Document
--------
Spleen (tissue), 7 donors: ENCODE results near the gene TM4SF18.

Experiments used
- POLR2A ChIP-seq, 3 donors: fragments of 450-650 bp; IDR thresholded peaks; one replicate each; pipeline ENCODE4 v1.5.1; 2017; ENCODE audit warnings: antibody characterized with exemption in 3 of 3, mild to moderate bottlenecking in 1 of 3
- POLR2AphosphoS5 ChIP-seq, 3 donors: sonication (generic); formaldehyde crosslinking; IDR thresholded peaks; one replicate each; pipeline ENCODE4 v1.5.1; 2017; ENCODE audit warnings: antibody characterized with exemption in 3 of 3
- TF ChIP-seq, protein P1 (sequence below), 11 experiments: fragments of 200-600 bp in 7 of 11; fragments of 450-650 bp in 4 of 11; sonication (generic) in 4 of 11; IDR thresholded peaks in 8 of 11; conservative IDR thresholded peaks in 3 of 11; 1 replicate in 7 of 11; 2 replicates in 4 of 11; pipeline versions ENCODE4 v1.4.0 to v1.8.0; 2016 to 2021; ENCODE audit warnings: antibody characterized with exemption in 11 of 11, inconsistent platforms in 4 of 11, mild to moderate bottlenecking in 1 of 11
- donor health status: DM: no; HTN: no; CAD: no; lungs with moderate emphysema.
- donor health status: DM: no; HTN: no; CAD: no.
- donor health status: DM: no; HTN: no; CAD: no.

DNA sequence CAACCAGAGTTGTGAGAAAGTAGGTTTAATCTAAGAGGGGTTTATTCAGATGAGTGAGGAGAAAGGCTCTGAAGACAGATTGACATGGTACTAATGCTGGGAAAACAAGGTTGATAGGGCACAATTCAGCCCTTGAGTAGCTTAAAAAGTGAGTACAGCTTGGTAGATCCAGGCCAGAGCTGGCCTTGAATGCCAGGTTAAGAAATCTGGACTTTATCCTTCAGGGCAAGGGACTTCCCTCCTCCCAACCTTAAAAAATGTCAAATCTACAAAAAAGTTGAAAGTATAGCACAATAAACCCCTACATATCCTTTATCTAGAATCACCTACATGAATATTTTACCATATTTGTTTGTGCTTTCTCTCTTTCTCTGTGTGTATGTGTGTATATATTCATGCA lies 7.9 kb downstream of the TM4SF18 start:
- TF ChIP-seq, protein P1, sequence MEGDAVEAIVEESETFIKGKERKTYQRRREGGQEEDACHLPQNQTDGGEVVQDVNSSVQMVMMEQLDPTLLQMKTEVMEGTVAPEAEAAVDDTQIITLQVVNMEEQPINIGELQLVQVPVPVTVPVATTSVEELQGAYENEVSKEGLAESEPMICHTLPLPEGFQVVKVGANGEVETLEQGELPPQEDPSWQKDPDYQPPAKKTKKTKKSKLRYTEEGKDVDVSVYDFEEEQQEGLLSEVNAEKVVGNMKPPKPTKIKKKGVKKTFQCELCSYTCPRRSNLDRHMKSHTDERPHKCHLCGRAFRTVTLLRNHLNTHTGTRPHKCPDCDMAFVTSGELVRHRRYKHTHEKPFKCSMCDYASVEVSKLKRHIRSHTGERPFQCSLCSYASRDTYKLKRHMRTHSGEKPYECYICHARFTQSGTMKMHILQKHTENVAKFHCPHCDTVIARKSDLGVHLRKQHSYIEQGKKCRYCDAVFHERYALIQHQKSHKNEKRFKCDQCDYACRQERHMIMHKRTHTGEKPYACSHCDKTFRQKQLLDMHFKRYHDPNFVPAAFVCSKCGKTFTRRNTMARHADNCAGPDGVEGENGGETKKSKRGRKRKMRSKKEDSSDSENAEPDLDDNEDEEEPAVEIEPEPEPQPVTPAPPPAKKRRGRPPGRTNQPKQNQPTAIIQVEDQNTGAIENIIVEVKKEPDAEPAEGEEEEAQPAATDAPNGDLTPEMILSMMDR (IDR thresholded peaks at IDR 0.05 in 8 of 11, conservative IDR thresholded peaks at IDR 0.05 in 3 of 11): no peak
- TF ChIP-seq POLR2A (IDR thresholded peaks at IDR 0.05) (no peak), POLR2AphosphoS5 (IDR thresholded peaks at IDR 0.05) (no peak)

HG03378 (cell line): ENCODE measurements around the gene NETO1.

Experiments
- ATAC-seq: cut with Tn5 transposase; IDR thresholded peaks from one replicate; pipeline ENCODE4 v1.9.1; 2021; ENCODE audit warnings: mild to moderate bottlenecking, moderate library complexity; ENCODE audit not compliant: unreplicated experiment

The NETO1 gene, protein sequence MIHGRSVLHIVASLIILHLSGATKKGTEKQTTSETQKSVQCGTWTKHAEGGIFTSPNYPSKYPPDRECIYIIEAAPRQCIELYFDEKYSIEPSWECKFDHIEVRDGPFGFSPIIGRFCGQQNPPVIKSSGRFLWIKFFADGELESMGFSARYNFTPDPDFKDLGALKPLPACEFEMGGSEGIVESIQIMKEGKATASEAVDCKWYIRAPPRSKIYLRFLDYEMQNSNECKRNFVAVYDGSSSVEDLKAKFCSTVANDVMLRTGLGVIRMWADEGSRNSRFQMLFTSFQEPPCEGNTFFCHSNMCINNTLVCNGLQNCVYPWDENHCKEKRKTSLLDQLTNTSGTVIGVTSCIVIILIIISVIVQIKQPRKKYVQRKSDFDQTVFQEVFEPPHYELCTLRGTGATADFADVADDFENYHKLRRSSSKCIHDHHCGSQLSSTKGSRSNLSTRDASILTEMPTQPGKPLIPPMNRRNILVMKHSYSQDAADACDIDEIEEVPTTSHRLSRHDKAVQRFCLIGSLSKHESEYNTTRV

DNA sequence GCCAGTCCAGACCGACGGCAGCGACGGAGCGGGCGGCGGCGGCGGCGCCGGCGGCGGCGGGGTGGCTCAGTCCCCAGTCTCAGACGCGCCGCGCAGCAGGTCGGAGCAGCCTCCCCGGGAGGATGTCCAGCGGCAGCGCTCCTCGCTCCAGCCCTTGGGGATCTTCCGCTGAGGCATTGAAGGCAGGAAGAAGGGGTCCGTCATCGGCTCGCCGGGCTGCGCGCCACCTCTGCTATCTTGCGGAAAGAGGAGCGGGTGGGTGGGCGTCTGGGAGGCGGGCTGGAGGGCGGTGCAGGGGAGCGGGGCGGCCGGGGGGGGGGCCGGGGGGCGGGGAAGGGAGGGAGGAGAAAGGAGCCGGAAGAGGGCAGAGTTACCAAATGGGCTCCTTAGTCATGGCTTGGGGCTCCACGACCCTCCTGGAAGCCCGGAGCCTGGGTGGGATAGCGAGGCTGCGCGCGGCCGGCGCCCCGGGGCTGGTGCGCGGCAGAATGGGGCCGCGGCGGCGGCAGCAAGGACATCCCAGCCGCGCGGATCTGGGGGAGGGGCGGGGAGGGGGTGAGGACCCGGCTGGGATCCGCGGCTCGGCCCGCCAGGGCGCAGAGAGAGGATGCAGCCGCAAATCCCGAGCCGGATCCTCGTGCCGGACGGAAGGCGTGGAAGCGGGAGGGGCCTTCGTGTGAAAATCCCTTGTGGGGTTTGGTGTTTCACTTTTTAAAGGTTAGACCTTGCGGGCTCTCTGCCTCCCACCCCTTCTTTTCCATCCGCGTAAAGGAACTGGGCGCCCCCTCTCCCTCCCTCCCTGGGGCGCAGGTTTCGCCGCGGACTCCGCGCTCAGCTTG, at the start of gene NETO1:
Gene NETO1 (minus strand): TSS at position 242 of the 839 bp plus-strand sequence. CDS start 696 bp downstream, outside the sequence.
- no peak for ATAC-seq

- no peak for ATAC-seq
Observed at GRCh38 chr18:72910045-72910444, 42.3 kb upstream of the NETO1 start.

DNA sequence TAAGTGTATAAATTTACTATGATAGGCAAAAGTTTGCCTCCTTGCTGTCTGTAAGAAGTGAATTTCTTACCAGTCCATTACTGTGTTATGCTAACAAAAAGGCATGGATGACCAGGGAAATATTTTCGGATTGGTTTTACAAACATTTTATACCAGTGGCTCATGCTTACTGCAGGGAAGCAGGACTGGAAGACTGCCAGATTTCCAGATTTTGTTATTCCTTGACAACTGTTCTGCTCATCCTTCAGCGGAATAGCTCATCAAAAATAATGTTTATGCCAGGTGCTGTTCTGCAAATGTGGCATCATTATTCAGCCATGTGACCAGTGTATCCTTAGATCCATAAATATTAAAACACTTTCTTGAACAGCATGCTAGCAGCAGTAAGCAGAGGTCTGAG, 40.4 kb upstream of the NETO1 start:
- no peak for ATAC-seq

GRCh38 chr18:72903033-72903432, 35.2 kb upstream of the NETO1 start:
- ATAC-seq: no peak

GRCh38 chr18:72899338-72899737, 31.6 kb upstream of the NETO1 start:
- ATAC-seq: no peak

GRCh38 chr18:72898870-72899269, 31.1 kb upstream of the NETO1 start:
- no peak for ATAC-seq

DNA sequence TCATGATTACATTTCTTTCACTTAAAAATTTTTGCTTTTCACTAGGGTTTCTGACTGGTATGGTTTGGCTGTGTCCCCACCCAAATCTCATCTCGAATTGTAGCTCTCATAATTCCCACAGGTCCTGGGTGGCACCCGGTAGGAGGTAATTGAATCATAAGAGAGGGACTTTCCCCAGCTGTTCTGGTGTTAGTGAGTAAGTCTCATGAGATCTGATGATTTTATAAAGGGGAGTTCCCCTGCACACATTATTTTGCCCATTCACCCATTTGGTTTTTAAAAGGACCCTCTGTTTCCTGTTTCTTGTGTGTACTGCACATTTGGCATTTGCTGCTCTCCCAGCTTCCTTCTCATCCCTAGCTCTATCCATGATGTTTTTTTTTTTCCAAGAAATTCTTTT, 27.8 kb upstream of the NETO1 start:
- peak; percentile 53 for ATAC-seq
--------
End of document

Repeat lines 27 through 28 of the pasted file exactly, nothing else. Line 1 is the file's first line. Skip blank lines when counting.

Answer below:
GRCh38 chr18:72898870-72899269, 31.1 kb upstream of the NETO1 start:
- no peak for ATAC-seq